N1: Cancer has spread to 1 to 2 regional lymph nodes.
N2: Cancer has spread to 3 or more regional lymph nodes.
The “M” in the TNM system describes whether the cancer has spread to other parts of the body, called metastasis.
MX: Distant metastasis cannot be evaluated.
M0 (M zero): There is no metastasis.
M1: There is distant metastasis, meaning the cancer has spread to other parts of the body beyond the small bowel.
Doctors combine the T, N, and M information (see above) to say what stage the cancer is.
Stage 0: This refers to cancer in situ. The cancer is found in only 1 place and has not spread (Tis, N0, M0).
Stage I: The cancer has grown through the inner layers of the small bowel. It has not spread into nearby tissue or lymph nodes (T1 or T2, N0, M0).
Stage IIA: The cancer has spread through the wall of the small bowel, and it may have spread to nearby tissue. It has not spread to the nearby lymph nodes (T3, N0, M0).
Stage IIB: The cancer has invaded nearby structures outside of the small bowel, but it has not spread to the nearby lymph nodes (T4, N0, M0).
Stage IIIA: The cancer has spread to 1 to 3 regional lymph nodes. It may or may not have grown through the inner lining or into the muscle layers of the small bowel, but it has not spread to other parts of the body (any T, N1, M0).
Stage IIIB: The cancer has spread to 4 or more regional lymph nodes. It may or may not have grown through the inner lining or into the muscle layers of the small bowel, but it has not spread to other parts of the body (any T, N2, M0).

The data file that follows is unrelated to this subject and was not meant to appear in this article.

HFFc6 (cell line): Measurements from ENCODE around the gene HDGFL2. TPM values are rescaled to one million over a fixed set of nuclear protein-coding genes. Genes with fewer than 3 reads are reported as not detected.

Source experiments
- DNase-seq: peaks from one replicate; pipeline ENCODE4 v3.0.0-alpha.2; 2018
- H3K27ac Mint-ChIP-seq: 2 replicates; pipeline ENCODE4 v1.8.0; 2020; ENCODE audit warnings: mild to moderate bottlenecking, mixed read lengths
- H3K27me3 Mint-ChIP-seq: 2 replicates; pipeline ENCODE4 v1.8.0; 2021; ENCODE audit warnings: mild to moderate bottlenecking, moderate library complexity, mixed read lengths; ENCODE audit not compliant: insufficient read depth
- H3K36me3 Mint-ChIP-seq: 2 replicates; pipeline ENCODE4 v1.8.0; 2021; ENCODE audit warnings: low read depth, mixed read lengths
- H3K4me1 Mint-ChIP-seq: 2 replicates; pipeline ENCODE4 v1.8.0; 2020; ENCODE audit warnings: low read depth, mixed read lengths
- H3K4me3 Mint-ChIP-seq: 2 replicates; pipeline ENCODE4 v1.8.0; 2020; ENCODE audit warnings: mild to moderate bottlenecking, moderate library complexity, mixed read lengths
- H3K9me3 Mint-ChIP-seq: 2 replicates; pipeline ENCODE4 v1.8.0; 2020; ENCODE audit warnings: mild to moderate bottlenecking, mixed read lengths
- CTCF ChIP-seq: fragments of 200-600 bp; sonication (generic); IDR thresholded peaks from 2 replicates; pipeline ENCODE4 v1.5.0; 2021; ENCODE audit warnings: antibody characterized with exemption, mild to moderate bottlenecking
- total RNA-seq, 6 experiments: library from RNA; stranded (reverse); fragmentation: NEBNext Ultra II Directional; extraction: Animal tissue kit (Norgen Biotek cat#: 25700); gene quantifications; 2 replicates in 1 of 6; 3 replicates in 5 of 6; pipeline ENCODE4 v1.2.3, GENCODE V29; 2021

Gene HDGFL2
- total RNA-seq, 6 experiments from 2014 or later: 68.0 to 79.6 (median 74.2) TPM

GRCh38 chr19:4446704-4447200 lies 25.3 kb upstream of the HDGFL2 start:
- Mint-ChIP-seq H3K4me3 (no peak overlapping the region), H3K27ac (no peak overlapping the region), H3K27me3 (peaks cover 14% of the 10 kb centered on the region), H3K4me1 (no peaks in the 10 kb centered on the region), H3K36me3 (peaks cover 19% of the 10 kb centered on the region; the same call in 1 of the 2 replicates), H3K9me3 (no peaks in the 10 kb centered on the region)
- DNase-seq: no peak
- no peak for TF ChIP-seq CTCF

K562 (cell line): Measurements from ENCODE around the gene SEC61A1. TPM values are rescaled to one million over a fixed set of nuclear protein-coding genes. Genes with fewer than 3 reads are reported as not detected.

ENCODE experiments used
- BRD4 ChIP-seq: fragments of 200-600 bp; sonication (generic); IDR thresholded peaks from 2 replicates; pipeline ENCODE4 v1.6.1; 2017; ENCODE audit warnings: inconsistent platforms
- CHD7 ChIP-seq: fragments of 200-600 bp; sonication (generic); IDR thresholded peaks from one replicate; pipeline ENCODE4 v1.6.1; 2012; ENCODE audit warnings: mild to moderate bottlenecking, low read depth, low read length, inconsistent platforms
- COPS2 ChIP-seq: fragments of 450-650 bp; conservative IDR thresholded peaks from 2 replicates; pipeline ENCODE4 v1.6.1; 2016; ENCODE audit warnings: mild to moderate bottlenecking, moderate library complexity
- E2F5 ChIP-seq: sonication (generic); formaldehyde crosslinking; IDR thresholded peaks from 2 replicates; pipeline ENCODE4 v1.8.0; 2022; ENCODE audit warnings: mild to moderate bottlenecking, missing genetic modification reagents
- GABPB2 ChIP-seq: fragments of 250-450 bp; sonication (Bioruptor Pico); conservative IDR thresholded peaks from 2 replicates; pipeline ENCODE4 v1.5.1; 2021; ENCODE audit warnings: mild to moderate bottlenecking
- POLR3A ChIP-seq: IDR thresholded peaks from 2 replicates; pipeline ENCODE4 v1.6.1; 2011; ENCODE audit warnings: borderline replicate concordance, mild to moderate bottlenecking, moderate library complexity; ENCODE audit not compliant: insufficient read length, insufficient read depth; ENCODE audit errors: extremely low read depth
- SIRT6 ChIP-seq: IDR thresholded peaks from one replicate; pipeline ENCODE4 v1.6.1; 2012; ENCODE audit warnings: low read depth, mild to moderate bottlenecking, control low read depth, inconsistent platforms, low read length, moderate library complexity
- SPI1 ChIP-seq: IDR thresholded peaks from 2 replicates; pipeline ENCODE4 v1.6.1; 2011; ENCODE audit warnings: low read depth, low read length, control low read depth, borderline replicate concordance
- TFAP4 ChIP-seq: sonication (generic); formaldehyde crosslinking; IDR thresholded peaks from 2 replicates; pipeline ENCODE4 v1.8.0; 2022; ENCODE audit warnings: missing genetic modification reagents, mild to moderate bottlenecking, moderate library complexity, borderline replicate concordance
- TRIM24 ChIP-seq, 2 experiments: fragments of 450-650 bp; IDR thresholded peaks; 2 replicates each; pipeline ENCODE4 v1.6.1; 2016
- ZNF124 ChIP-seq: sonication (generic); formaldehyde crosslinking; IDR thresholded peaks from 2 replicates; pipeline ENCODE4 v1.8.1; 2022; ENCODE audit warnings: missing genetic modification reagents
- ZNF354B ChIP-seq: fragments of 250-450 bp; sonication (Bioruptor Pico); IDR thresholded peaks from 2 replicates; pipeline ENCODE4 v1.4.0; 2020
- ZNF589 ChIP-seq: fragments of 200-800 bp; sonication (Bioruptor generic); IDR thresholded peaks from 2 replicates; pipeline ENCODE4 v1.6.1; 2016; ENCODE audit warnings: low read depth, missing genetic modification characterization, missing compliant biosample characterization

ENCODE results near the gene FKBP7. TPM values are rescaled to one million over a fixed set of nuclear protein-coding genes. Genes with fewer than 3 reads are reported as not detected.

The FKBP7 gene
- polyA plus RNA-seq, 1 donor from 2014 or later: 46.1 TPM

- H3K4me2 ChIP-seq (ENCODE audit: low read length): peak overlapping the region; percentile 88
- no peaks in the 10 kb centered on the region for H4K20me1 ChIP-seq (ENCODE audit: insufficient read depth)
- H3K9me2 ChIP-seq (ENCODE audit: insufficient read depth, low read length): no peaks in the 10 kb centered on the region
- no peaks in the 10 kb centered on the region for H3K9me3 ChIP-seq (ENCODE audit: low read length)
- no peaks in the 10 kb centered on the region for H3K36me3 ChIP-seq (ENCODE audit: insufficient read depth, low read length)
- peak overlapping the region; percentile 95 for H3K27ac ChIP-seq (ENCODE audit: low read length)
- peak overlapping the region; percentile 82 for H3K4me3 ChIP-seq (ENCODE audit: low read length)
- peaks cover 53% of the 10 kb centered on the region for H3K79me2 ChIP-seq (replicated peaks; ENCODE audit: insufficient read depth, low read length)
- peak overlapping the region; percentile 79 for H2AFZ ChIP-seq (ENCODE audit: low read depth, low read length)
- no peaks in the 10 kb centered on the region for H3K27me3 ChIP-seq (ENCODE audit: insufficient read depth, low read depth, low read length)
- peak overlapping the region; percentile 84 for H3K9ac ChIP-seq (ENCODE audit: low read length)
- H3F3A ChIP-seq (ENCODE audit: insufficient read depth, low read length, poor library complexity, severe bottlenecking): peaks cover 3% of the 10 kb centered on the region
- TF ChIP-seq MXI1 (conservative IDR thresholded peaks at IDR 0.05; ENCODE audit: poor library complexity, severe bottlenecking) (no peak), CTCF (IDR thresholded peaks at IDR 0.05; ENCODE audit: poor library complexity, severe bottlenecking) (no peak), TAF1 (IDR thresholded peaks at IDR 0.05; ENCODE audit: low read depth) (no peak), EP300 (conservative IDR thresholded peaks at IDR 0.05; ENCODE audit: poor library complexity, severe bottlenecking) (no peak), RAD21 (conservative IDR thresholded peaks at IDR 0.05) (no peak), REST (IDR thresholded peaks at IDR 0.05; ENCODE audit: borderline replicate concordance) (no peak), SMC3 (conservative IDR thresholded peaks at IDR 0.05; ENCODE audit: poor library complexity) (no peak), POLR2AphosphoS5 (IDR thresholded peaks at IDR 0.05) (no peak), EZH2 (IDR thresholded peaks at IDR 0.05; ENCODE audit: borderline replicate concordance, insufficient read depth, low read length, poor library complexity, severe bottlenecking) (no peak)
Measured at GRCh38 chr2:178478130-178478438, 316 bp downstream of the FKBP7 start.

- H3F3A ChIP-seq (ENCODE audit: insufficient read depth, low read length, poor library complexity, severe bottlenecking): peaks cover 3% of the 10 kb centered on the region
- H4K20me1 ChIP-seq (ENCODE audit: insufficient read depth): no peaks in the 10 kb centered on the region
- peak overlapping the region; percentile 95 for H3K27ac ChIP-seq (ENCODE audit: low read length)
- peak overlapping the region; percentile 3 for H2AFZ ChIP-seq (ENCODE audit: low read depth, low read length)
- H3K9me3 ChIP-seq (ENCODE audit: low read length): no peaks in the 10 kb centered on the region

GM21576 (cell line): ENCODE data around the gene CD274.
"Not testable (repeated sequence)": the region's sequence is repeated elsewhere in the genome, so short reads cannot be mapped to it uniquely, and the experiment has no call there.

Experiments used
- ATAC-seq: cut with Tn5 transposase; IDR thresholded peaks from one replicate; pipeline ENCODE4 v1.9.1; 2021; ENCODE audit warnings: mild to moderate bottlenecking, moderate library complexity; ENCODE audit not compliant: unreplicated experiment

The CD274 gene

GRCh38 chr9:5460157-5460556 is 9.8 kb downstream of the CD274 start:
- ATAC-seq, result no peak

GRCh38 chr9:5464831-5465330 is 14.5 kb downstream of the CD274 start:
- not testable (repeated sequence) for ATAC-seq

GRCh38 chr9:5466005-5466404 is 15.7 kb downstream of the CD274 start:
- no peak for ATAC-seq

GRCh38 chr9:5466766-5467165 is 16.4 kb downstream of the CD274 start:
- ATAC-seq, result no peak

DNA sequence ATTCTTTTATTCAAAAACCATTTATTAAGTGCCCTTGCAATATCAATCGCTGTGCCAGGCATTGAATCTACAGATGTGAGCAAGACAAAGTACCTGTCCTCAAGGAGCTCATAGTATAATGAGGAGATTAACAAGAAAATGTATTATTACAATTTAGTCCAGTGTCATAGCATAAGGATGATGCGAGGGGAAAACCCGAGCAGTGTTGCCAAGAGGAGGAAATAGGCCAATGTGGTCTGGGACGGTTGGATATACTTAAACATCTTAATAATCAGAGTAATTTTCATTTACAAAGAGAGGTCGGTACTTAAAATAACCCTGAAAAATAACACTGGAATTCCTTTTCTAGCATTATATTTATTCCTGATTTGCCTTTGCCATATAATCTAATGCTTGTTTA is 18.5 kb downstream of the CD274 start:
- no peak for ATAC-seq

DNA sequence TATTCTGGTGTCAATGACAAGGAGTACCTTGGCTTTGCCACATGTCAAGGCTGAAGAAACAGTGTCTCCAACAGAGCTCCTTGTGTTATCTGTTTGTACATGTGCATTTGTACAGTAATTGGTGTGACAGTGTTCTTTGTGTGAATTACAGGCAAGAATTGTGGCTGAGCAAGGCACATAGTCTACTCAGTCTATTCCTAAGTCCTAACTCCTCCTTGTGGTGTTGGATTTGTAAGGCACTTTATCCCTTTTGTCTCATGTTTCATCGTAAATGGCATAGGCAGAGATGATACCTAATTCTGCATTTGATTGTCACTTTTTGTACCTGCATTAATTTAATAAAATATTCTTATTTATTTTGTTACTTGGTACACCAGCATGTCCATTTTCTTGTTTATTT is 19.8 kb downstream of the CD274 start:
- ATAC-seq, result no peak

Stage IV: The cancer has spread to other parts of the body, such as the liver or lungs (any T, any N, M1).
Recurrent: Recurrent cancer is cancer that has come back after treatment. The disease may return in the colon, rectum, or another part of the body. If the cancer does return, there will be another round of tests to learn about the extent of the recurrence. These tests and scans are often similar to those done at the time of the original diagnosis.
Doctors also describe small bowel cancer by its grade (G). The grade describes how much cancer cells look like healthy cells when viewed under a microscope.
The doctor compares the cancerous tissue with healthy tissue. Healthy tissue usually contains many different types of cells grouped together. If the cancer looks similar to healthy tissue and has different cell groupings, it is called “differentiated” or a “low-grade tumor.” If the cancerous tissue looks very different from healthy tissue, it is called “poorly differentiated” or a “high-grade tumor.” The cancer’s grade may help the doctor predict how quickly the cancer will spread. In general, the lower the tumor’s grade, the better the prognosis.
GX: The tumor grade cannot be identified.
G1: The cells look more like normal tissue cells (well differentiated).
G2: The cells are somewhat different (moderately differentiated).
G3: The cells look very unlike normal cells (poorly differentiated).
G4: The cells barely resemble normal cells (undifferentiated).
Used with permission of the American College of Surgeons, Chicago, Illinois. The original and primary source for this information is the AJCC Cancer Staging Manual, Eighth Edition (2017), published by Springer International Publishing.
Information about the cancer’s stage and grade will help the doctor recommend a specific treatment plan. The next section in this guide is Types of Treatment. Use the menu to choose a different section to read in this guide.